Home BREAKING NEWS Tripitaka Koreana’ to be open to public for first time

Tripitaka Koreana’ to be open to public for first time



The Tripitaka Koreana stored in Haein Temple in South Gyeongsang Province / Courtesy of KBS
The Tripitaka Koreana stored in Haein Temple in South Gyeongsang Province / Courtesy of KBS

By   —  Shyamal Sinha

Tripiṭaka  meaning “Triple Basket” is the traditional term for ancient collections of Buddhist scriptures.
Tripiṭaka , also called Tipiṭaka (Pali), means Three Volumes. It is a compound Sanskrit word of tri (त्रि) meaning three, and piṭaka (पिटक) or piṭa (पिट), meaning “book”.The ‘three baskets’ were originally the receptacles of the palm-leaf manuscripts on which were preserved the Sutta Piṭaka, the Vinaya Piṭaka and the Abhidhamma Piṭaka, the three divisions that constitute the Pali Canon.
The Tripiṭaka is composed of three main categories of texts that collectively constitute the Buddhist canon: the Sutra Piṭaka, the Vinaya Piṭaka, and the Abhidhamma Piṭaka.The Sūtra Piṭaka is older than the Vinaya Piṭaka, and the Abhidharma Piṭaka represents a later tradition of scholastic analysis and systematization of the contents of the Sutta Piṭaka originating at least two centuries after the other two parts of the canon.

The Vinaya focuses on the rules and regulations, or the morals and ethics,of monastic life that range from dress code and dietary rules to prohibitions of certain personal conducts.

Sutras were the doctrinal teachings in aphoristic or narrative format. The Buddha delivered all of his sermons in Magadhan. These sermons were rehearsed orally during the meeting of the First Buddhist council just after the Parinibbana of the Buddha. The teachings continued to be transmitted orally and written down in the first century BCE.The Abhidharma collections focus on philosophical and psychological analysis and interpretation of Buddhist doctrine.

The Tripitaka Koreana, known as the world’s most comprehensive and oldest surviving version of Buddhist canon housed in the UNESCO-designated Haein Temple in South Gyeongsang Province, will soon be available for public viewing every weekend starting June 19.

This is the first time in its 770-year history, since its creation, that the ancient relic will be accessible to the public after appearing in a series of limited showcases at special Buddhist ceremonies and festivals.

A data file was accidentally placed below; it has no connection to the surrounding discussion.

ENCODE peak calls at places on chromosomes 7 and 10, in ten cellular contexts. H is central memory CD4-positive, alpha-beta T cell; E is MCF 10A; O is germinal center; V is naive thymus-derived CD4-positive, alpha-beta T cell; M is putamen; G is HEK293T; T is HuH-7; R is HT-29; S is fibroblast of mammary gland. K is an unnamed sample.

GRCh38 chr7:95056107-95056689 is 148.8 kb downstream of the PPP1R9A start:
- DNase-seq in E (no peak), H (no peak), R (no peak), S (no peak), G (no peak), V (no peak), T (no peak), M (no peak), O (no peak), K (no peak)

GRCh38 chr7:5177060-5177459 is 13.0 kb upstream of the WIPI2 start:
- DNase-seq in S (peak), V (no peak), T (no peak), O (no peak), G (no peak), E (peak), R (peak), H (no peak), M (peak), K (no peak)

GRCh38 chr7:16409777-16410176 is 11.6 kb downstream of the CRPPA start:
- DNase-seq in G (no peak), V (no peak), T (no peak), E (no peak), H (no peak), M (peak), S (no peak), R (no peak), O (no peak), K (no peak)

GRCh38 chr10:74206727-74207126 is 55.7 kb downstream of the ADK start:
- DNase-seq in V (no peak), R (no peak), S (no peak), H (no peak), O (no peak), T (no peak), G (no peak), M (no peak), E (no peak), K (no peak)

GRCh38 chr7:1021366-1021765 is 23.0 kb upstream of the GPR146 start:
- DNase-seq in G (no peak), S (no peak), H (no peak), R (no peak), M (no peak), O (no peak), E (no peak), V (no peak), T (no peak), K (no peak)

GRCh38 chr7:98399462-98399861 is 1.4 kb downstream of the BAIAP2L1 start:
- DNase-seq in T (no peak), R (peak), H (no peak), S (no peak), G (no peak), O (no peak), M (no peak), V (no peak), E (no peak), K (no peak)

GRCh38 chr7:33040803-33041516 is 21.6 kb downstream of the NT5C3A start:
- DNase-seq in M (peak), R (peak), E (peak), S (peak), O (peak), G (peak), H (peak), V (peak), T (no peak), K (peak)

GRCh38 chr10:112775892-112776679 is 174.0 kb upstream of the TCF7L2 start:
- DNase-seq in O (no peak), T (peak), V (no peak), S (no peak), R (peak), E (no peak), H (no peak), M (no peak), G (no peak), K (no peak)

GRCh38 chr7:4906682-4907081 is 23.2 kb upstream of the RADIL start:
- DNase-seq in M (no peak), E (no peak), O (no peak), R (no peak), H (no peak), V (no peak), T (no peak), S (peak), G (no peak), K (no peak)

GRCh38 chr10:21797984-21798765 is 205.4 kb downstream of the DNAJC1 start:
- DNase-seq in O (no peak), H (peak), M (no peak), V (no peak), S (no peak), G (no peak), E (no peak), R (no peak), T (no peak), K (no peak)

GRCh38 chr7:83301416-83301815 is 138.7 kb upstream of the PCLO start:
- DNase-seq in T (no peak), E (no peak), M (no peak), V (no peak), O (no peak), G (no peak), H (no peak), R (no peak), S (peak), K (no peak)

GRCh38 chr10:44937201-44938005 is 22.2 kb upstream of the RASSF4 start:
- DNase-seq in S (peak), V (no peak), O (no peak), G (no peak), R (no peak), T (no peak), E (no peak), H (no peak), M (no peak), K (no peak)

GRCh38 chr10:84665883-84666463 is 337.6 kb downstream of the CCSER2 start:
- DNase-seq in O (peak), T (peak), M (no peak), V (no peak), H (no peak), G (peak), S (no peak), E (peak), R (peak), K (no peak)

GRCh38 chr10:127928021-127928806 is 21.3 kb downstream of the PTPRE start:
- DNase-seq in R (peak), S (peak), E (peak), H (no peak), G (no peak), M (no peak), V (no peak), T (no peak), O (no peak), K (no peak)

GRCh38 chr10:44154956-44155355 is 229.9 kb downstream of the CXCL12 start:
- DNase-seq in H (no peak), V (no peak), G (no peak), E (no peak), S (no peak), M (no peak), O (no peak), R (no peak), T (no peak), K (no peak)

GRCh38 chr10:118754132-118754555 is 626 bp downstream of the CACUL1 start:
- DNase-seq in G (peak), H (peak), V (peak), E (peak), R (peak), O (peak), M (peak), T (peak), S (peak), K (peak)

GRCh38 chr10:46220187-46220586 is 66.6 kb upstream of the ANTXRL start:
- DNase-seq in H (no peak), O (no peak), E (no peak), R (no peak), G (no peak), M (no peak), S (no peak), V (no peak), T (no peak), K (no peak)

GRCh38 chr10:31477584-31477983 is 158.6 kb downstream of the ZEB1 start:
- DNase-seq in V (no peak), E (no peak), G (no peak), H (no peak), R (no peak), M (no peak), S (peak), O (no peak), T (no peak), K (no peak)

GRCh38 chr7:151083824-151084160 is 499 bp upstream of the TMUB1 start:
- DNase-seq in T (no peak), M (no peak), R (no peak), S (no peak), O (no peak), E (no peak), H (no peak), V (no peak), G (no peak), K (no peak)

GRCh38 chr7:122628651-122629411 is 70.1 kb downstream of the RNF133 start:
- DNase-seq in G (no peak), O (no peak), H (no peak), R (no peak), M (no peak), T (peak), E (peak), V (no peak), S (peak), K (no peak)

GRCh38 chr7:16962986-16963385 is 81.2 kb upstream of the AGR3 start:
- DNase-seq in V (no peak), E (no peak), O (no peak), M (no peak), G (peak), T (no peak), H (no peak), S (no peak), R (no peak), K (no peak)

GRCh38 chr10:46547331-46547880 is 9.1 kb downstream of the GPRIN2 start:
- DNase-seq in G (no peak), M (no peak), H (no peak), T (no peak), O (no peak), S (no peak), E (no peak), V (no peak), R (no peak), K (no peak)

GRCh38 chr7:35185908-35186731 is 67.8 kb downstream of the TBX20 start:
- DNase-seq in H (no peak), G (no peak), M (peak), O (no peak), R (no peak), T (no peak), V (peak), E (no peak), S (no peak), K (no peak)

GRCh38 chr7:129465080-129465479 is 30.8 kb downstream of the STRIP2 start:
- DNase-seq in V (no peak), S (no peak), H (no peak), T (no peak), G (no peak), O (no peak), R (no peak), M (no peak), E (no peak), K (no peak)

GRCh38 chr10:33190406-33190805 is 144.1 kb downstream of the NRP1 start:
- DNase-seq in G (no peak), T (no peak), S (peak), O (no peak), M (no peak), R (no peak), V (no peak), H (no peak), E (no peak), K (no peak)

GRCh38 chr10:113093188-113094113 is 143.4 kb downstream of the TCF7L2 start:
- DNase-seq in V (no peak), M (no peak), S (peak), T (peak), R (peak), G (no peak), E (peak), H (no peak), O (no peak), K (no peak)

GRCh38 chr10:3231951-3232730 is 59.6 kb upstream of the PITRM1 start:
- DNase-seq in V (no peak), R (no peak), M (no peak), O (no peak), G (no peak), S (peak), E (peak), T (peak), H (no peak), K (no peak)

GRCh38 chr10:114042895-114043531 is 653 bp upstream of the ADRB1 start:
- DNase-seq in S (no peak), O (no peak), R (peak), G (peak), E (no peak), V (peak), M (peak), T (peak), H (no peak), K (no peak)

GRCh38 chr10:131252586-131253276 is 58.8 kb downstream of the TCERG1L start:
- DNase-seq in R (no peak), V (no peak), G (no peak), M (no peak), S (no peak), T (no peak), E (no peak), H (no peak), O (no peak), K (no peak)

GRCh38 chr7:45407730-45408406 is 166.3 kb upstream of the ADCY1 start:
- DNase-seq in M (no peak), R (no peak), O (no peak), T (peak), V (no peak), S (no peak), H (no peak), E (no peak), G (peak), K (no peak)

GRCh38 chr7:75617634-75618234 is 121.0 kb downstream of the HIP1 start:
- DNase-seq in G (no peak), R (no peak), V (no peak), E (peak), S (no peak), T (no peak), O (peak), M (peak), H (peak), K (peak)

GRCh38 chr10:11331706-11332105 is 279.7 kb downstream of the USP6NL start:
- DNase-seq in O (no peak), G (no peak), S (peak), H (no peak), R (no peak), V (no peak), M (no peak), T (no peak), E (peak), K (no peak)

A “tour” of the work, designed to introduce and spread the values of Buddhist cultural assets, will take place at 10 a.m. and 2 p.m. every Saturday and Sunday.

“As it was created with a yearning to overcome national crises of the past, we decided that the same message of hope could be applied to our current national plight posed by the COVID-19 pandemic,” Haein Temple’s Jingak Sunim stated at a press conference held in Jogye Temple in Seoul, Thursday.

The Tripitaka Koreana is a set of 81,352 wooden printing blocks engraved with more than 52 million characters describing Buddhist scripture. Work on it began in 1237 (during the Goryeo Kingdom) and took 12 years to complete. It was believed its production would aid in the protection of the territory following the loss of the original Tripitaka which was lost in a fire during the Mongolian invasion of Goryeo in 1232.

The epitome of an immense national commitment of manpower and resources, the artifact was designated as National Treasure of Korea No. 32 in 1962 and included in the UNESCO Memory of the World Register in 2007.

Those who wish to take the tour around the Buddhist temple and the artifact depository can visit the official website of the Haein Temple and make an online reservation, which will close every Monday at noon.

Each visit will last from 40 to 50 minutes. For preservation and safety reasons, each tour will be limited to a maximum number of 20 visitors ― preschoolers are not eligible to participate.

The Tripitaka Koreana stored in Haein Temple in South Gyeongsang Province / Courtesy of KBS
A detailed view of a printing block from the Tripitaka Koreana / Courtesy of Cultural Heritage Administration
source  — Korea times